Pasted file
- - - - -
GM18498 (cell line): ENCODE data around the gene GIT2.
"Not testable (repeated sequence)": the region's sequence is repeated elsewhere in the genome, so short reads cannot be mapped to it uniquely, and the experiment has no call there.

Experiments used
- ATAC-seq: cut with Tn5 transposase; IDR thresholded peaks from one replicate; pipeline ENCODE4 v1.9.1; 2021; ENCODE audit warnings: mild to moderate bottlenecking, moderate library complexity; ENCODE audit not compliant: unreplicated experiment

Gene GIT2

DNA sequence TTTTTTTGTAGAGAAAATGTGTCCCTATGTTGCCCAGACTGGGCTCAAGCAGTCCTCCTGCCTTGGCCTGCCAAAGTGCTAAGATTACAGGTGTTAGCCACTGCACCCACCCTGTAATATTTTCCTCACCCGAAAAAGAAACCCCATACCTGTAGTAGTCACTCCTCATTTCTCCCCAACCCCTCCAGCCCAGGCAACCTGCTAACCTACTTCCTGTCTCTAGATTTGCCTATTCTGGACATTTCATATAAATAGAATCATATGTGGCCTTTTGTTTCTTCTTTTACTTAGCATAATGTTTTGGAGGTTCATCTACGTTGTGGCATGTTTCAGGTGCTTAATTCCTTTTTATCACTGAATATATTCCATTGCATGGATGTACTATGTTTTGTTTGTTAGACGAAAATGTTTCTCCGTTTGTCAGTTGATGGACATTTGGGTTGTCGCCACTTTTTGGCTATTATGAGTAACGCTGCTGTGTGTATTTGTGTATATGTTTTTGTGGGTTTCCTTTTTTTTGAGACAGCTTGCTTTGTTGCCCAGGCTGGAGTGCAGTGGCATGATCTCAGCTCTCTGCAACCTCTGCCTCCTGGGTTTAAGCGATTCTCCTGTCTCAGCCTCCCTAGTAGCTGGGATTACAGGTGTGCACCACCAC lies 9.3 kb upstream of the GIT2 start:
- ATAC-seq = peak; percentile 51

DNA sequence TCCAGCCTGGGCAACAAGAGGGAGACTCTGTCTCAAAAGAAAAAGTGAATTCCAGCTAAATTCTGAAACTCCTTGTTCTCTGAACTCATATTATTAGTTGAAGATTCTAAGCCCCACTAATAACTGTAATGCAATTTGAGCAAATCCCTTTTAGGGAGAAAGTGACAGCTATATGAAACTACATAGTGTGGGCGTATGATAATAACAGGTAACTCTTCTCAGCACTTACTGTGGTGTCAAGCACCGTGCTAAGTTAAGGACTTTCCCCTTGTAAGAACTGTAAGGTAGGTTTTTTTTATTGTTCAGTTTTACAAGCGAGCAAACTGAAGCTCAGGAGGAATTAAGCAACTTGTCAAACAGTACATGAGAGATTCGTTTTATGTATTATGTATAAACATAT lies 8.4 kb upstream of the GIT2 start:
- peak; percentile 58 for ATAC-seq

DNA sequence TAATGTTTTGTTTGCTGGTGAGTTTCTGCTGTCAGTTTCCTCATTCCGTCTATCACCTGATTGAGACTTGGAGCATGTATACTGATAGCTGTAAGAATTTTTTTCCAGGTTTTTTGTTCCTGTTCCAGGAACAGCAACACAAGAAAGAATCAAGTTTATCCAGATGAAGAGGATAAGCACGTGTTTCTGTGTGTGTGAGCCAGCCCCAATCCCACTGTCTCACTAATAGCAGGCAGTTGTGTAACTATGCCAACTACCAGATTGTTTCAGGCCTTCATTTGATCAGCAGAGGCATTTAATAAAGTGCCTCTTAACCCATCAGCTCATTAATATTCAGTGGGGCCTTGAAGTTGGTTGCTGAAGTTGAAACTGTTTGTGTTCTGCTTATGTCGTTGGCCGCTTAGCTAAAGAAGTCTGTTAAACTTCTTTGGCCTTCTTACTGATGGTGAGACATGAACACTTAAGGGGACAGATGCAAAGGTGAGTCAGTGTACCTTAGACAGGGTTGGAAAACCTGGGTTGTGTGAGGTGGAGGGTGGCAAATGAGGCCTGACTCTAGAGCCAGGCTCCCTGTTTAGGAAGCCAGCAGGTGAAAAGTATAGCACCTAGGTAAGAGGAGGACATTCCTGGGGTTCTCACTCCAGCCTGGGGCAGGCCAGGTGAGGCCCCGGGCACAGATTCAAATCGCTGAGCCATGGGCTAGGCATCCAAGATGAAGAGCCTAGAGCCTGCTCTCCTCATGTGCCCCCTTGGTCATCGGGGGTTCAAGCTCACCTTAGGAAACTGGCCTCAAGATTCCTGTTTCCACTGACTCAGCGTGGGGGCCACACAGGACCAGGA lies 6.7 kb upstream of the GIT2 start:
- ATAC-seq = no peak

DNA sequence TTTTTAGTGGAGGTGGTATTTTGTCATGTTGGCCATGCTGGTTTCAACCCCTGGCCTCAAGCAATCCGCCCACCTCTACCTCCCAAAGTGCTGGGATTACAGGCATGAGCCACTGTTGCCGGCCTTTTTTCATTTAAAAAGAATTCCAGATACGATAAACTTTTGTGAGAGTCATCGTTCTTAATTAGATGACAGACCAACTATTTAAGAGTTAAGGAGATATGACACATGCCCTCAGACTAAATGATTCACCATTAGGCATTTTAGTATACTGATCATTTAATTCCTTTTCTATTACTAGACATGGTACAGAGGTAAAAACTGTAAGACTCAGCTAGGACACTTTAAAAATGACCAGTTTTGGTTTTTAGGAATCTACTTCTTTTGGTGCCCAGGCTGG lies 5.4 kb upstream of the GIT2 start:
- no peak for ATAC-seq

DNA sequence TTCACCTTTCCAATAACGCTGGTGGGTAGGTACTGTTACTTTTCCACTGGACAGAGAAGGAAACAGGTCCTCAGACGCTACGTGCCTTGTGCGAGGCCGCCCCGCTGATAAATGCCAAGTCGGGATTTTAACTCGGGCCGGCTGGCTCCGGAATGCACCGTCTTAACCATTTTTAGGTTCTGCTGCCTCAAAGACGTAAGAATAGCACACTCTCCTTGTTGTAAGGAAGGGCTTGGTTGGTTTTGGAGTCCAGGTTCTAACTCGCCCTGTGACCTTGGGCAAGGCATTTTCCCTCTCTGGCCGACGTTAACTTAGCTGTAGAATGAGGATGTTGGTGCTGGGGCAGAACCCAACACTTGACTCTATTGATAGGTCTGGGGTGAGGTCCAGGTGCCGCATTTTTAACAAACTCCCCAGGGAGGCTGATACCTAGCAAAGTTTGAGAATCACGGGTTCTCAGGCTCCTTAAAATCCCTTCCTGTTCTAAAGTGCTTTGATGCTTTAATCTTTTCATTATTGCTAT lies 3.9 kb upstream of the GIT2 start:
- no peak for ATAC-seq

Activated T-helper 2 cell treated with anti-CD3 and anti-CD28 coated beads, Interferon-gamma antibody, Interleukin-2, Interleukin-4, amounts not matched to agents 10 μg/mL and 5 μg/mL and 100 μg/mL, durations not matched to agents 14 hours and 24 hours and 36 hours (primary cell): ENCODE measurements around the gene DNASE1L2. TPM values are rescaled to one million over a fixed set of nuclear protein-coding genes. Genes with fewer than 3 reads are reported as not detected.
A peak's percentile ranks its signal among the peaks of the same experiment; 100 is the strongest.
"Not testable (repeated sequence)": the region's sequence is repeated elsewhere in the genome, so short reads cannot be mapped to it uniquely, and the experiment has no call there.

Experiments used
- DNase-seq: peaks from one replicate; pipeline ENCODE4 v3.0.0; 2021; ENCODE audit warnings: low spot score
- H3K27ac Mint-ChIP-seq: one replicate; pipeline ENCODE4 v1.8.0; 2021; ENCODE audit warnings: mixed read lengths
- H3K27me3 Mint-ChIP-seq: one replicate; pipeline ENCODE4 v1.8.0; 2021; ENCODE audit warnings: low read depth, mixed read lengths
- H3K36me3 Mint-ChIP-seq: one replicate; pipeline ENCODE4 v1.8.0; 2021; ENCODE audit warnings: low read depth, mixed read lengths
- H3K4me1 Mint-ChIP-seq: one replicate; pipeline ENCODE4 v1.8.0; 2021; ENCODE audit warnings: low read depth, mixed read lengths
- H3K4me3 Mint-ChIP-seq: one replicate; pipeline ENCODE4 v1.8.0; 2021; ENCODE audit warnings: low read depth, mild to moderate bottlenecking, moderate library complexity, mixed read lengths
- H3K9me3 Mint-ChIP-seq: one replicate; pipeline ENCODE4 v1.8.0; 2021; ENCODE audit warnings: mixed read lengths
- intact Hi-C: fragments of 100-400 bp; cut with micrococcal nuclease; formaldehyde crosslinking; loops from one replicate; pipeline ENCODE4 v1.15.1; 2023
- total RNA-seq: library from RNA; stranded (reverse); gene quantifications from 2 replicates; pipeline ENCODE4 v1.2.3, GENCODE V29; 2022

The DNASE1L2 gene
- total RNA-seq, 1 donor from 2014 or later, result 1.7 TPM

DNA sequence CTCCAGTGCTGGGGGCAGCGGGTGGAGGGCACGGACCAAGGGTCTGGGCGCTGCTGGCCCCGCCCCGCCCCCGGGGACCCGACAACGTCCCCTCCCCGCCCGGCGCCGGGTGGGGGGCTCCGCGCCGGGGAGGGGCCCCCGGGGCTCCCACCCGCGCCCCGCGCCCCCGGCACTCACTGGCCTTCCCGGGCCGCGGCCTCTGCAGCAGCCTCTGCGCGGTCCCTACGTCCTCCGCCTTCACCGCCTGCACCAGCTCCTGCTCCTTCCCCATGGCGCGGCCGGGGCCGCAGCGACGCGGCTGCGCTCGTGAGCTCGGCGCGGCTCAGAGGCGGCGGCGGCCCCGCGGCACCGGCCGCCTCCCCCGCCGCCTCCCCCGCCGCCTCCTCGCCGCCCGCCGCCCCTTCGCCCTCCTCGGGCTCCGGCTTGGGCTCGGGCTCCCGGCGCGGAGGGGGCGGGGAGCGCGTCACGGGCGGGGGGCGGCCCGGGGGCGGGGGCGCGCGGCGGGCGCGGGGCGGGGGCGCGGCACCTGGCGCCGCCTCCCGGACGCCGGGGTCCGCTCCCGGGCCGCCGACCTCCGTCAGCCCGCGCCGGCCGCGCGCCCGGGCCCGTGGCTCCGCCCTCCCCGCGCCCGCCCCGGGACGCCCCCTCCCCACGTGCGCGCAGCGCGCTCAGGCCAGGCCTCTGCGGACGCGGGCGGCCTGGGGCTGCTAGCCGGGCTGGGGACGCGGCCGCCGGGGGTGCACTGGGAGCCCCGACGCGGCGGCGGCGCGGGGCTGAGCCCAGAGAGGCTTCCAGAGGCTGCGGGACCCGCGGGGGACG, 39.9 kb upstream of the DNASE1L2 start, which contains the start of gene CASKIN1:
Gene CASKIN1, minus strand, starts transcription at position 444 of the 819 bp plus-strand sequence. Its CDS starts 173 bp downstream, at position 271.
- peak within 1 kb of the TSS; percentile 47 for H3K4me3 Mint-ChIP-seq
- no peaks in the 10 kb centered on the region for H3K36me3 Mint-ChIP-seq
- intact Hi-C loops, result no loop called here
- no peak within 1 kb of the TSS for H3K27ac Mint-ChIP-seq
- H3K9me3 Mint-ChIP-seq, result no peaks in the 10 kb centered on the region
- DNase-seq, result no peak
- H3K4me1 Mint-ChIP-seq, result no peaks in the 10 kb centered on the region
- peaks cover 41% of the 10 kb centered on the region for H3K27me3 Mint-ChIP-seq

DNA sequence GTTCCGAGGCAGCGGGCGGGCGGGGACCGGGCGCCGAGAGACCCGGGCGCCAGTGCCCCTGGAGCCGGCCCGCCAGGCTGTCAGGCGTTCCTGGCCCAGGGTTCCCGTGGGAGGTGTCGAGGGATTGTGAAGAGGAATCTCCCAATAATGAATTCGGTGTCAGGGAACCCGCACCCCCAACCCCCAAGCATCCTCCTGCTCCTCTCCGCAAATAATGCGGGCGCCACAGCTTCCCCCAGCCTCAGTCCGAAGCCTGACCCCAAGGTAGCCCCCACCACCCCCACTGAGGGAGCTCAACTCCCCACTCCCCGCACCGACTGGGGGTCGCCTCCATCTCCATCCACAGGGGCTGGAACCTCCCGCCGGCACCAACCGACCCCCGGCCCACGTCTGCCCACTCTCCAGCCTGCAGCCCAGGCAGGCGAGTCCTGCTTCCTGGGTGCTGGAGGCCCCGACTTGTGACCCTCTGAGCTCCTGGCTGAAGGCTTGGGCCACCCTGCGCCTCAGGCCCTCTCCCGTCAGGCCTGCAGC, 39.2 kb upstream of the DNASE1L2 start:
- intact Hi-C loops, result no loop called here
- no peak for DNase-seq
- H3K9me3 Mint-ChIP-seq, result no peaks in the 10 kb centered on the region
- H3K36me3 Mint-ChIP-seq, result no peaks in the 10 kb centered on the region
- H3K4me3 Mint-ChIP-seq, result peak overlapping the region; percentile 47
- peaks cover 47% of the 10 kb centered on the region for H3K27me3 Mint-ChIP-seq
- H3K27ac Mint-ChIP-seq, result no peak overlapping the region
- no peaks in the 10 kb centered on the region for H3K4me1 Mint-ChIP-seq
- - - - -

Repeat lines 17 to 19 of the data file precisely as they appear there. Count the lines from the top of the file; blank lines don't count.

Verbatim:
A peak's percentile ranks its signal among the peaks of the same experiment; 100 is the strongest.
"Not testable (repeated sequence)": the region's sequence is repeated elsewhere in the genome, so short reads cannot be mapped to it uniquely, and the experiment has no call there.

Experiments used